Born and reared a Quaker, he was excluded from their meetings for his military activities. A controversial figure, Mifflin lost favor with Washington and was part of the Conway Cabal "” a rather notorious plan to replace Washington with General Horatio Gates. And Mifflin narrowly missed court-martial action over his handling of funds by resigning his commission in 1778.
In spite of these problems "” and of repeated charges that he was a drunkard "” Mifflin continued to be elected to positions of responsibility "” as President and Governor of Pennsylvania, delegate to the Constitutional Convention, as well as the highest office in the land "” where he served from November 3, 1783 to November 29, 1784.
Most of Mifflin's significant contributions occurred in his earlier years "” in the First and Second Continental Congresses he was firm in his stand for independence and for fighting for it, and he helped obtain both men and supplies for Washington's army in the early critical period. In 1784, as of the President of the Continental Congress, he signed the treaty with Great Britain which ended the war. Although a delegate to the Constitutional Convention, he did not make a significant contribution "” beyond signing the document.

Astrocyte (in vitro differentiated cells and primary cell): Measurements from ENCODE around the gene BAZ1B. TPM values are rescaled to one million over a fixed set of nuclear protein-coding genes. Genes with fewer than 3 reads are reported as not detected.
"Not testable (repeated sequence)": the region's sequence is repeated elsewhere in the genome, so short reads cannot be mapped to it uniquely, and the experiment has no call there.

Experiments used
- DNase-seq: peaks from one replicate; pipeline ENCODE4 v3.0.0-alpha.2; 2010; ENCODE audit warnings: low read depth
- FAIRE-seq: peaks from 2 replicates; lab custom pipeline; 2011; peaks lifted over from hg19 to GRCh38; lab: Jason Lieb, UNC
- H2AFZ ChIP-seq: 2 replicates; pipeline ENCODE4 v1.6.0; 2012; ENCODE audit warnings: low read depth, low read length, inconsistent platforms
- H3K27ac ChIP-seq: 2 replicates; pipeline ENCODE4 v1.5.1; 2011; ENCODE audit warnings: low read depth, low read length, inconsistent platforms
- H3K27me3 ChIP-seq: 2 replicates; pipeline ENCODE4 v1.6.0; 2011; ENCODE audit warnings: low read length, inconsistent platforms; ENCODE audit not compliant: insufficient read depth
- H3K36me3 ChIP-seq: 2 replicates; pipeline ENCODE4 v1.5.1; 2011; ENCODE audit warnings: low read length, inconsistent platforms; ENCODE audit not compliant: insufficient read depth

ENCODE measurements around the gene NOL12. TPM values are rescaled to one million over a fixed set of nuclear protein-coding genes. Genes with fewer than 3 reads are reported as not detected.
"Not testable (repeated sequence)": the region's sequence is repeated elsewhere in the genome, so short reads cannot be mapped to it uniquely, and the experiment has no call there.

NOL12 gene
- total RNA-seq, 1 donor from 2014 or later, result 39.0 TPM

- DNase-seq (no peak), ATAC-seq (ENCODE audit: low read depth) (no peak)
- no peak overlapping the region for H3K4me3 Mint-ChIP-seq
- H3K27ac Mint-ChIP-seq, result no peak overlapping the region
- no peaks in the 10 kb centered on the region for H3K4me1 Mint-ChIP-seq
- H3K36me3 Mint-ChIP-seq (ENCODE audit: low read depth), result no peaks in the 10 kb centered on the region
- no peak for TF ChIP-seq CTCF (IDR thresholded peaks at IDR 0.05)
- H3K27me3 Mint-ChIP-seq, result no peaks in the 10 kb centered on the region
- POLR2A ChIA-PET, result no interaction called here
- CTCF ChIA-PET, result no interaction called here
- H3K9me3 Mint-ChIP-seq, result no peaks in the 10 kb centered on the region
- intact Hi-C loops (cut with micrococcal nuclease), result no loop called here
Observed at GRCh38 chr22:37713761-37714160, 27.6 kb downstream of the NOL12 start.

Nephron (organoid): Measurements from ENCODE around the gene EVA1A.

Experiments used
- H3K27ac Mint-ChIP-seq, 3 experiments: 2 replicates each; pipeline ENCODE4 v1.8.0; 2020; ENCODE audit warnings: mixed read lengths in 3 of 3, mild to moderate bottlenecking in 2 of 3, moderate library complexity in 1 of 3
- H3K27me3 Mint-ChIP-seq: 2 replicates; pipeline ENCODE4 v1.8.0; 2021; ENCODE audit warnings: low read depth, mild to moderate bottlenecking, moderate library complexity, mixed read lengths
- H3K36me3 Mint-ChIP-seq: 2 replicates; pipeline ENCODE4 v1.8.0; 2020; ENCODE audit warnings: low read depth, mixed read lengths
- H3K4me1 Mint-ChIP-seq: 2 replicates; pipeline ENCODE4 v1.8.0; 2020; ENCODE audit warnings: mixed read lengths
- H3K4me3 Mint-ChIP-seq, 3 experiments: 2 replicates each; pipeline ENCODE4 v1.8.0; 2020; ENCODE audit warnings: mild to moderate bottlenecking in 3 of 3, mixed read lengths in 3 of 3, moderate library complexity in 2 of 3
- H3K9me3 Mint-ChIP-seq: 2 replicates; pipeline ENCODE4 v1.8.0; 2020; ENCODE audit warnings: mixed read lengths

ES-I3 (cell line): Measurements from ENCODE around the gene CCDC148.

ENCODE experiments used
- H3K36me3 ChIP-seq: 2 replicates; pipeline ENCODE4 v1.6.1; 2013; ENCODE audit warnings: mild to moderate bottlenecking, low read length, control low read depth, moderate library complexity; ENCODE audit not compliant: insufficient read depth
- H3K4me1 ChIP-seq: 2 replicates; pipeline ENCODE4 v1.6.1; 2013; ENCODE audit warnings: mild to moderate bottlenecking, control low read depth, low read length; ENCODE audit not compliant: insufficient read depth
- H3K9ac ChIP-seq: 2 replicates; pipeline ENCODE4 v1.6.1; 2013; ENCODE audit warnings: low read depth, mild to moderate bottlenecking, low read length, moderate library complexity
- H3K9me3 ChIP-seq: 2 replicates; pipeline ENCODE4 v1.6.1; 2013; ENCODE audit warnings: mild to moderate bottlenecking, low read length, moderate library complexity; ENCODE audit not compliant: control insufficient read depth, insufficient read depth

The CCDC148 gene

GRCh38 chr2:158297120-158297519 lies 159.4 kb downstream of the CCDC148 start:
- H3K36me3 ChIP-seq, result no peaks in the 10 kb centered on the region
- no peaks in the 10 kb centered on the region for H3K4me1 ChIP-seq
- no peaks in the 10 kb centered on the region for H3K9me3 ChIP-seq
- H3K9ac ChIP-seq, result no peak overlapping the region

As Governor of Pennsylvania, although he was accused of negligence, he supported improvements of roads, and reformed the State penal and judicial systems. He had gradually become sympathetic to Jefferson's principles regarding State's rights, even so, he directed the Pennsylvania militia to support the Federal tax collectors in the Whiskey Rebellion. In spite of charges of corruption, the affable Mifflin remained a popular figure. A magnetic personality and an effective speaker, he managed to hold a variety of elective offices for almost thirty years of the critical Revolutionary period.
Richard Henry Lee(1785)
1732"”94, political leader in the American Revolution, b. Westmoreland co., Va.; brother of Arthur Lee, Francis L. Lee, and William Lee. He served in the house of burgesses (1758"”75), where he favored ending the slave trade. An opponent of the Stamp Act (1765), he was the leader in the formation of a nonimportation organization. To help unite colonial resistance further, he advocated, and helped to form, the intercolonial committees of correspondence. As a member (1774"”79) of the Continental Congress, he was most active in promoting a nonimportation agreement. Lee was a member (with John Adams and Edward Rutledge) of the committee that placed George Washington in command of the Continental Army. He was also vigorous in arguing for independence and introduced the motion that led to the Declaration of Independence, which he later signed. Lee served again in the Continental Congress (1784"”87). He opposed the U.S. Constitution because he feared that it would destroy states' rights. As U.S. Senator from Virginia (1789"”92) Lee was largely responsible for adoption of the first 10 amendments (the Bill of Rights) to the Constitution.
See his letters, ed. by J. C. Ballagh (2 vol., 1911"”14, repr. 1970); biography by O. P. Chitwood (1967).
He's on the list – but I could not dig up any information on him/quote:#6
Arthur St. Clair (1787) President St. Clair